Netflix Backs Off Original Content Investment; Closes Red Envelope Unit

This falls into the Casablanca category as in the police captain being “shocked” to find gambling going on at Rick’s … Netflix is closing its nascent Red Envelope Entertainment unit because it competes with the studios it relies on for its main business. Red Envelope invested in more than 100 films and had four employees who are leaving the company as a result of the closure, according to a spokesman, who said the original staff count published by Bloomberg and others was wrong. The departures include Liesl Copland, who joined as head of acquisitions in 2006.

Steve Swasey, Netflix VP of communications, told me you can look in hindsight and see that acquiring original content for distribution meant competing with the studios. In reality, though, that became clear as Red Envelope went about its business and wound up in the same room going head to head against the studios — which were acquiring films that they eventually would distribute on Netflix (NSDQ: NFLX).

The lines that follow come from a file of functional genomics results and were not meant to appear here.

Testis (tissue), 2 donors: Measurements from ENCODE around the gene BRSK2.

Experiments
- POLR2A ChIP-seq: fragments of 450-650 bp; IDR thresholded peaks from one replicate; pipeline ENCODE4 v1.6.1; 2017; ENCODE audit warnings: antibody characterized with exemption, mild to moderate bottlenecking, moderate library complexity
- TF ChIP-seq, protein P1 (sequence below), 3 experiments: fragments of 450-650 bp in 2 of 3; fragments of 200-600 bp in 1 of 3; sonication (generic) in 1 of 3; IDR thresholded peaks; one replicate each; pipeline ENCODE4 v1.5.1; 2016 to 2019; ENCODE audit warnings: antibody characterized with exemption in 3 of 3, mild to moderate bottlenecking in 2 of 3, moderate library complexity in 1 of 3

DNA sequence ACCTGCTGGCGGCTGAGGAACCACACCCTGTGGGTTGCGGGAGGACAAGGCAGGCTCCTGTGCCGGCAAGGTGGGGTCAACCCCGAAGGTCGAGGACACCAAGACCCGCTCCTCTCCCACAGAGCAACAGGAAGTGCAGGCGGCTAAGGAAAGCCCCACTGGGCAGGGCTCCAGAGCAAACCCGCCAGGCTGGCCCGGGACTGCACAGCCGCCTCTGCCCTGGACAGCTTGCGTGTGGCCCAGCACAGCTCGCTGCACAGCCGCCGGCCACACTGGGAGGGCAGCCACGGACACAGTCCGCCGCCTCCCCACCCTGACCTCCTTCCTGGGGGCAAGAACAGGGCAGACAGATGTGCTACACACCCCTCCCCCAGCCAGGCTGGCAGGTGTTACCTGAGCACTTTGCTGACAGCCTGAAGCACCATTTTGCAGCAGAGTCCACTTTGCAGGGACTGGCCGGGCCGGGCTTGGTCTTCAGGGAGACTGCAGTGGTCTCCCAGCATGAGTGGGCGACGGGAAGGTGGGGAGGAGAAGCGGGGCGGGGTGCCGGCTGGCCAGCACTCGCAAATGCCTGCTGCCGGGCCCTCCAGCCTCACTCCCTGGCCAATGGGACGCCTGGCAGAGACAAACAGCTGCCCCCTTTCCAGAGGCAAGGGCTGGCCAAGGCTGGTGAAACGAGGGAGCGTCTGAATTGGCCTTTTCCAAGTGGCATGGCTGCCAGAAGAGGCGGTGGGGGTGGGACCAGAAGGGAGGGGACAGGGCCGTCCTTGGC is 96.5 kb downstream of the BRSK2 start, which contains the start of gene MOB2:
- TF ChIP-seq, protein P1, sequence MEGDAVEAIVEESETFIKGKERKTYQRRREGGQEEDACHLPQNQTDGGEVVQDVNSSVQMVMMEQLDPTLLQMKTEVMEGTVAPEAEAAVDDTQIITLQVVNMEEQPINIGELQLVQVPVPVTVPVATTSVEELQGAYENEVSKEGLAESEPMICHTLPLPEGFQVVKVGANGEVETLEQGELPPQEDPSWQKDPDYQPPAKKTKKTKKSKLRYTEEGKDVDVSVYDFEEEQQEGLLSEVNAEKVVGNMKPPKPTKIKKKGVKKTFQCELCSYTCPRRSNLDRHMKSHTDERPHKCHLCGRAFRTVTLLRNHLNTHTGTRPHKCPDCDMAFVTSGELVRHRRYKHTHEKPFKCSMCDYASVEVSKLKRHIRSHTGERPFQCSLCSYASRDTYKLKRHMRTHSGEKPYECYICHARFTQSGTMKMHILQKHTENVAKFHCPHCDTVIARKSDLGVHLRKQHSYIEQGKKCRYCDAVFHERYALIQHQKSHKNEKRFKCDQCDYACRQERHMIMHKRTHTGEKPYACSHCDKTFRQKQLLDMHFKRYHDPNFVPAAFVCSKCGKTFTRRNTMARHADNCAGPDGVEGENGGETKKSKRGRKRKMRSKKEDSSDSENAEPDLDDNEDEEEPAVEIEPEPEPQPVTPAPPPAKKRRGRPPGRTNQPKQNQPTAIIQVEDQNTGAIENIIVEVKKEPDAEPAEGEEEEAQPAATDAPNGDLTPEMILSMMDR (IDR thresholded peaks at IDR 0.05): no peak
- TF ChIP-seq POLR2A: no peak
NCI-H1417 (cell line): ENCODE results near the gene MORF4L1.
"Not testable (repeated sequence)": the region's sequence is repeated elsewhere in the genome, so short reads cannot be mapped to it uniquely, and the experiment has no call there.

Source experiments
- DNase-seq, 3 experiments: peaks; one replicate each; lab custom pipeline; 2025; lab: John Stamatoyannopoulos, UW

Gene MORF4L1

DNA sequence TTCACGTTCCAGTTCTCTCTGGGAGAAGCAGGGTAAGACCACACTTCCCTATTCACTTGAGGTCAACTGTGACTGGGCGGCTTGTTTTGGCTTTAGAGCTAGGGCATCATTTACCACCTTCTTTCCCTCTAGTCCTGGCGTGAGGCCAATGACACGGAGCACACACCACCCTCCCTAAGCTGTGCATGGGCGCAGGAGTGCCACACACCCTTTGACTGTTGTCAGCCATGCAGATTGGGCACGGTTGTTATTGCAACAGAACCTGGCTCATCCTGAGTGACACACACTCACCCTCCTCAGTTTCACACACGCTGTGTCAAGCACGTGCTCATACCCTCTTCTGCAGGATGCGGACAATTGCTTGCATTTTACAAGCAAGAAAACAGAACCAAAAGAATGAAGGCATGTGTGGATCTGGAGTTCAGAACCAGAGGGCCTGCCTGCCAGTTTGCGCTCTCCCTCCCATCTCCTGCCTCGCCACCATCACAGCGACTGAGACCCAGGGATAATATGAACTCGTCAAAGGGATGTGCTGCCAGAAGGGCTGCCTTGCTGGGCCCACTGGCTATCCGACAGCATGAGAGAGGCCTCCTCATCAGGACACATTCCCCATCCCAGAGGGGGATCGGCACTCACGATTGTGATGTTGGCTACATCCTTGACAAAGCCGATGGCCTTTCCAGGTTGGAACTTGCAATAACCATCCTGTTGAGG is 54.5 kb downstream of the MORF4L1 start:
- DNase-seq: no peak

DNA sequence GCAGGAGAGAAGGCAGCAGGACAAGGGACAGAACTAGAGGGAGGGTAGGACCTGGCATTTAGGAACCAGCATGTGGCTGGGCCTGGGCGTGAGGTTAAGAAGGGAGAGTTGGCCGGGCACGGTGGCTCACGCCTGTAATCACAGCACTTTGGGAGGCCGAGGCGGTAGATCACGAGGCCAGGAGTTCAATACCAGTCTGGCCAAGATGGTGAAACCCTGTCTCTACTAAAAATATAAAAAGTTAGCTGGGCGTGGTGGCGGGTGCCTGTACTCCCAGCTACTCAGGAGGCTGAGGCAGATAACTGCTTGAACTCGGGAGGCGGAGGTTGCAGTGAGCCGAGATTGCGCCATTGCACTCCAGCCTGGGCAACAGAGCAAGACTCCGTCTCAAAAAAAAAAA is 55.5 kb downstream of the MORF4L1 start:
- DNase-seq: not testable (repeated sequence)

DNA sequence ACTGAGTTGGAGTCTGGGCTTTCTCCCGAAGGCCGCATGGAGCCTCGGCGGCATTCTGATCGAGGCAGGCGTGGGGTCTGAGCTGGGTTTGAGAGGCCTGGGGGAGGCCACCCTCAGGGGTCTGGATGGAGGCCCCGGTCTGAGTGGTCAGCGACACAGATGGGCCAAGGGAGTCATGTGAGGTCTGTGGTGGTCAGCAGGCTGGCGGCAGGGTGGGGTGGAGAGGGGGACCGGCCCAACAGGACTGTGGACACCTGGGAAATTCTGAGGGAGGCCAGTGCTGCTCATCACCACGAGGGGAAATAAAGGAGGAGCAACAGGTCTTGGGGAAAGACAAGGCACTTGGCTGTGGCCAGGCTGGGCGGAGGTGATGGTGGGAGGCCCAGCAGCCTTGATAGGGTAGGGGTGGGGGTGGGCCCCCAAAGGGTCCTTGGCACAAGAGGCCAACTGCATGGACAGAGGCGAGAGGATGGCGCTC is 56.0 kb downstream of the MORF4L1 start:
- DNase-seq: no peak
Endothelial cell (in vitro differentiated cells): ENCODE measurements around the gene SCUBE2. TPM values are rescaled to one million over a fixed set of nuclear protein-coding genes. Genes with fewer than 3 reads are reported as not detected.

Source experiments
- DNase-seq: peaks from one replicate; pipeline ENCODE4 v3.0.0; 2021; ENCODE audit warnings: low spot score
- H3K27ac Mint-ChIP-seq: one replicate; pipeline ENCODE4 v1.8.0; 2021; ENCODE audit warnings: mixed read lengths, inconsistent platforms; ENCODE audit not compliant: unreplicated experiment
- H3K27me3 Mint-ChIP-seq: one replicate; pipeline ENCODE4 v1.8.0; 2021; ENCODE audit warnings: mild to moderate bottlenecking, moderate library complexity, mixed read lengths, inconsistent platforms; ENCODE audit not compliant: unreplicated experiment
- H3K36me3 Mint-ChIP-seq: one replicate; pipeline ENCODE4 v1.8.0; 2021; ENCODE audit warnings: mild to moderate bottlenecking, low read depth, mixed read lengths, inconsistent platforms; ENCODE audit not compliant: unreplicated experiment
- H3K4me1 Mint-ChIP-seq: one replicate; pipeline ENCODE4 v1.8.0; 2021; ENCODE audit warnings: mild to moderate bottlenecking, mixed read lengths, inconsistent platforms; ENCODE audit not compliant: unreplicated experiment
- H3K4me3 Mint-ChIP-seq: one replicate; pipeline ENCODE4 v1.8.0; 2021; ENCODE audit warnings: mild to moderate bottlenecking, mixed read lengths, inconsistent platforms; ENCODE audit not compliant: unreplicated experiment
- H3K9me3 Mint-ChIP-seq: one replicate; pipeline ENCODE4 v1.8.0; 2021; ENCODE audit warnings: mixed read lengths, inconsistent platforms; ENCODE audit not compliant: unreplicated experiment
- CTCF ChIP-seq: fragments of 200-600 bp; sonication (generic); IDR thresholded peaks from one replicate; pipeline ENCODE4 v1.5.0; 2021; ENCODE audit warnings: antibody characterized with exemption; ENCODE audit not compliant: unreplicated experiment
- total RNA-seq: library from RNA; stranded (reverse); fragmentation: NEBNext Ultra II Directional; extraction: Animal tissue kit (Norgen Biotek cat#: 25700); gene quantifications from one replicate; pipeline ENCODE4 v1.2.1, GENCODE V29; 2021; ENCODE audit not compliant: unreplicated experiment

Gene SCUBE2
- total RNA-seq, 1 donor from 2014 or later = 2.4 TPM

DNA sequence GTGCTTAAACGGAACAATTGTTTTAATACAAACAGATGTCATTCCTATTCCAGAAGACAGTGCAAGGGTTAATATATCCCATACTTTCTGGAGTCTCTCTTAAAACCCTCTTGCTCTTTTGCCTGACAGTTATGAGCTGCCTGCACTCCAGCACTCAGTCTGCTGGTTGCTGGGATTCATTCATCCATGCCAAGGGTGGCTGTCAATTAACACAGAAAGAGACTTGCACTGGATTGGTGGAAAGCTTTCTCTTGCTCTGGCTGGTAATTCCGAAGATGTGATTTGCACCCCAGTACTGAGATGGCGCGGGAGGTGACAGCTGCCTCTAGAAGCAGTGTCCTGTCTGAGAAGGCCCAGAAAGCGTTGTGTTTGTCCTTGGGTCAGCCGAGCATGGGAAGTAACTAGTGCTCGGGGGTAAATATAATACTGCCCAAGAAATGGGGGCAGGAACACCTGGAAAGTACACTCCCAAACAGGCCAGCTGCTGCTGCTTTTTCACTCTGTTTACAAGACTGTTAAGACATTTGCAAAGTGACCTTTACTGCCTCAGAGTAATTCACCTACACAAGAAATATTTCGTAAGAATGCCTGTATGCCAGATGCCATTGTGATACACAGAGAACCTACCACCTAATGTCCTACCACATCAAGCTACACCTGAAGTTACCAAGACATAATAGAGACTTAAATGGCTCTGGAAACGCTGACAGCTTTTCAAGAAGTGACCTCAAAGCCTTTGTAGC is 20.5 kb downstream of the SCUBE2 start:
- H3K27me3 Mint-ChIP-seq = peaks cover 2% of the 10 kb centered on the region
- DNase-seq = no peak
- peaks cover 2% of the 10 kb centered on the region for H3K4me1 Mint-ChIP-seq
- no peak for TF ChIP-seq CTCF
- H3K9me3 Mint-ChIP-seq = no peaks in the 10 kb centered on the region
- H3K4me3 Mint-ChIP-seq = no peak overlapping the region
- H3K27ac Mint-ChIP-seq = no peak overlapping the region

Swasey called the unit “very successful for acquiring great content.” Was it profitable? Swasey wasn’t talking numbers: “We don’t disclose any of the financial terms…it was not material.” As for the 100-plus film library, they will still be shown on Netflix but otherwise “we’re determining what we’re going to do with it.”

(Via the LA Times.)